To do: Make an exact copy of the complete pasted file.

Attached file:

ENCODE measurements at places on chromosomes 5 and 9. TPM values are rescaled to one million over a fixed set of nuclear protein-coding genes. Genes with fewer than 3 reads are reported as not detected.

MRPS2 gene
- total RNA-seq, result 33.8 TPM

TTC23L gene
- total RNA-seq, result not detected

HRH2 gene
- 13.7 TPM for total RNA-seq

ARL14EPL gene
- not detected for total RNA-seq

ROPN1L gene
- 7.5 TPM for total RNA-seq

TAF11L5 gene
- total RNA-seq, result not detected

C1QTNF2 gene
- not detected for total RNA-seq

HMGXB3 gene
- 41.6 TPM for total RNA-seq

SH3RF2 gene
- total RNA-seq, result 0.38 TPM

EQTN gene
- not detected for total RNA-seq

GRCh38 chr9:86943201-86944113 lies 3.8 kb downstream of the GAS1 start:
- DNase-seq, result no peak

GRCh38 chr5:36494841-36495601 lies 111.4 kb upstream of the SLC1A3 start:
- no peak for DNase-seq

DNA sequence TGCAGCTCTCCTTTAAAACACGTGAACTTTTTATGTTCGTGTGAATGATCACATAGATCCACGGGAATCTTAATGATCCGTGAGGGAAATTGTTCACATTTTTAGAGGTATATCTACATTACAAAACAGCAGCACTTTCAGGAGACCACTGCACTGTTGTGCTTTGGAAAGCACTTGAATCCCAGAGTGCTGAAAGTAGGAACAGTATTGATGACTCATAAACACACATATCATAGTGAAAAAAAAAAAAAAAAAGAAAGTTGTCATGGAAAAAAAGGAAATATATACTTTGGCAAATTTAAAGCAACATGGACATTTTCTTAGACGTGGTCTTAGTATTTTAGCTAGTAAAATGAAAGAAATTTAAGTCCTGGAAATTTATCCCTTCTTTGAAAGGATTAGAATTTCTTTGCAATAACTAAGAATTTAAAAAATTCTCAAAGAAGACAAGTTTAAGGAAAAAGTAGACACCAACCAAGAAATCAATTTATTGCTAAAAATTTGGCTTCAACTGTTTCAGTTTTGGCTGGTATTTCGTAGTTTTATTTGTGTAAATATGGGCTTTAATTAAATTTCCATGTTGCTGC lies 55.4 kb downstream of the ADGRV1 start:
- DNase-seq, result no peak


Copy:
ENCODE measurements at places on chromosomes 5 and 9. TPM values are rescaled to one million over a fixed set of nuclear protein-coding genes. Genes with fewer than 3 reads are reported as not detected.

MRPS2 gene
- total RNA-seq, result 33.8 TPM

TTC23L gene
- total RNA-seq, result not detected

HRH2 gene
- 13.7 TPM for total RNA-seq

ARL14EPL gene
- not detected for total RNA-seq

ROPN1L gene
- 7.5 TPM for total RNA-seq

TAF11L5 gene
- total RNA-seq, result not detected

C1QTNF2 gene
- not detected for total RNA-seq

HMGXB3 gene
- 41.6 TPM for total RNA-seq

SH3RF2 gene
- total RNA-seq, result 0.38 TPM

EQTN gene
- not detected for total RNA-seq

GRCh38 chr9:86943201-86944113 lies 3.8 kb downstream of the GAS1 start:
- DNase-seq, result no peak

GRCh38 chr5:36494841-36495601 lies 111.4 kb upstream of the SLC1A3 start:
- no peak for DNase-seq

DNA sequence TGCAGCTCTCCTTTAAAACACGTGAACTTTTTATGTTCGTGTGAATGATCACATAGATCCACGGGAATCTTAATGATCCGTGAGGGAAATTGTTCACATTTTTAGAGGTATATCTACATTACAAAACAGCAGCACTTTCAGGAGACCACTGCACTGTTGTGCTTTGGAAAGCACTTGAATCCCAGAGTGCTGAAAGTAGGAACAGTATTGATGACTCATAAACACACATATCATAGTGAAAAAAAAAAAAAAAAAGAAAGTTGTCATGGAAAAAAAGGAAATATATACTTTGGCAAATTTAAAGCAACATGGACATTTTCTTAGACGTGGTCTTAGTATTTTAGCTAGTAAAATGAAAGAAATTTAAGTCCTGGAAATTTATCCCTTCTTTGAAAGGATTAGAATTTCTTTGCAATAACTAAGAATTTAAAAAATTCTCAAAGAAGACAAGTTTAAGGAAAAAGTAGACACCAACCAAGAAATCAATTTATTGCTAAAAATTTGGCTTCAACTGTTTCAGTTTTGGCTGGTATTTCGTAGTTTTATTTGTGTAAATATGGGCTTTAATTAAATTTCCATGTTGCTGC lies 55.4 kb downstream of the ADGRV1 start:
- DNase-seq, result no peak